Scientists have been looking into the relationship between stress and performance for over 100 years, and it has now been observed not just in humans, but also rats, chickens, cats, and dogs. Known as the Yerkes-Dodson law, it says that some stress can be a good thing, but only up to a point. Now researchers have found that the right amount of stress in dogs needed to get optimal performance depends on their temperament.
“When you're taking a test, for example, it helps to be a little bit anxious so you don't just blow it off,” said Emily Bray, who co-authored the study published in Animal Cognition. “But if you're too nervous, even if you study and you really know the material, you aren't going to perform at your best.”
The researchers, from the Duke Canine Cognition Center, devised an experiment to test two groups of dogs. One group was composed of pet dogs, while another was made up of assistant dogs used to help disabled people, specially chosen and trained due to their “mellow” disposition. The baseline temperament for both groups of dogs was measured by counting the number of tail wags per minute, with the service dogs acting “cooler” and the pet ones tending to be more “excitable and high-strung.”
The scientists then challenged each pooch to retrieve a meat jerky from a person standing behind a clear plastic screen. In this situation, the shortest route was blocked, forcing the dogs to go the long way around. They encouraged the dogs in two different ways. In the first, they called the dog’s name in a calm, flat voice. In the second, they called it an excited and urgent manner, waving the treat at the same time.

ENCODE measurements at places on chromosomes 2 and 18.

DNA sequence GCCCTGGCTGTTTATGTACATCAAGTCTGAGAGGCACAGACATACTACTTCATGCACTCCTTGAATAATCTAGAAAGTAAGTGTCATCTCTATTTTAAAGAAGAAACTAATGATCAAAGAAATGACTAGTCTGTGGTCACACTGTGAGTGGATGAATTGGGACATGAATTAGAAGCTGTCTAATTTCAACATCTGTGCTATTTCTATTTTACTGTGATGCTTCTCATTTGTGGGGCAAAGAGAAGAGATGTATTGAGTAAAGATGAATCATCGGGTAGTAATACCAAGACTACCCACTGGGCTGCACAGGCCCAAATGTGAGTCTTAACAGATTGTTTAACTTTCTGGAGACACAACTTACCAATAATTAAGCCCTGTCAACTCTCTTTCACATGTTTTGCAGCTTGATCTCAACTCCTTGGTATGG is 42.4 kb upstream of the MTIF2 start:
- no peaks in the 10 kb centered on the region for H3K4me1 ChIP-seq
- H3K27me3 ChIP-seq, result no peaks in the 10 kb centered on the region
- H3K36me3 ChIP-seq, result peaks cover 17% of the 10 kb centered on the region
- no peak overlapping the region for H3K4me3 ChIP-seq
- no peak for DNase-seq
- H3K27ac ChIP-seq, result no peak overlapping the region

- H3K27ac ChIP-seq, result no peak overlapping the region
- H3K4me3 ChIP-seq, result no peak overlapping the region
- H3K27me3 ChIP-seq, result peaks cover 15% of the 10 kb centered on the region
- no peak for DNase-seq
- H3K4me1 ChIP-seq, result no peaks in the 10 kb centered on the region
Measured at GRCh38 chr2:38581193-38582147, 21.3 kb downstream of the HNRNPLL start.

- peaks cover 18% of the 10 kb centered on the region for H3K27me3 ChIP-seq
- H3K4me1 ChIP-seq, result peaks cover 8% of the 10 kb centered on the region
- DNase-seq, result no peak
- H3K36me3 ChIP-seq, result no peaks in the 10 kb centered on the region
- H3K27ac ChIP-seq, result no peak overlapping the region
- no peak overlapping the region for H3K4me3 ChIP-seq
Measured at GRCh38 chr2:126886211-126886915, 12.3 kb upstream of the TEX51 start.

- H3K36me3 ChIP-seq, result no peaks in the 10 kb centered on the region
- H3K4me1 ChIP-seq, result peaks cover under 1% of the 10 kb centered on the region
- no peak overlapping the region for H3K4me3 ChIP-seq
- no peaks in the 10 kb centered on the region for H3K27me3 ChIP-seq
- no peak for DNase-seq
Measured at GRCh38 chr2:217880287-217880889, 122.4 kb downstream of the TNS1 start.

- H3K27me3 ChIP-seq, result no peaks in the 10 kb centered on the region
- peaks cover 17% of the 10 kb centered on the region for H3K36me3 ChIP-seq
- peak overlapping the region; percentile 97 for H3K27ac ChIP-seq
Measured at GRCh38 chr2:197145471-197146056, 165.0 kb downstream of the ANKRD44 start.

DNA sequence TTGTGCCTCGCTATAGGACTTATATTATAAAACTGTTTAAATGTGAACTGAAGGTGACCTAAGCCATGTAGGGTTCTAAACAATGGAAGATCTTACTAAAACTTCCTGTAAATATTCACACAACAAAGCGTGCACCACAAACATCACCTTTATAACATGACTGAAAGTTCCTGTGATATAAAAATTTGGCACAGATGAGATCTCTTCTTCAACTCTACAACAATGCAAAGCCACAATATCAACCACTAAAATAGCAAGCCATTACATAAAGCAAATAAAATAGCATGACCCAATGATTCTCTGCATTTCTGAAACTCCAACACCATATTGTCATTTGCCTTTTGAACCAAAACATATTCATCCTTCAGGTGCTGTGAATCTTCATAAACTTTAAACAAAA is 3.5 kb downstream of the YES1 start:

What they found was really interesting: The optimal amount of stress differed depending on the temperament of the dog. In the first of the experiments, with the calm encouragement, all dogs managed to collect the jerky without a hitch. But when the researchers became enthusiastic and called the animal's name avidly, the urgency boosted the performance of the laid-back dogs, but had the opposite effect on the other group, making the hyper ones crack.
Charlie Brown, the spaniel that just couldn’t cope with the stress. Credit: Duke University/YouTube
In one extreme case, a two-year-old spaniel completely lost it when the encouragement was too much, and simply broke down. “In the first five trials she did fine and solved the puzzle quickly with no problems,” explained Bray. “Then when the high-arousal trials started she choked. She just couldn't figure it out. Adding more excitement pushed the pet dogs over the edge and impaired their ability to perform at their peak.”
The researchers hope that the experiment they devised will help trainers to select service dogs that will perform better under high-stress environments.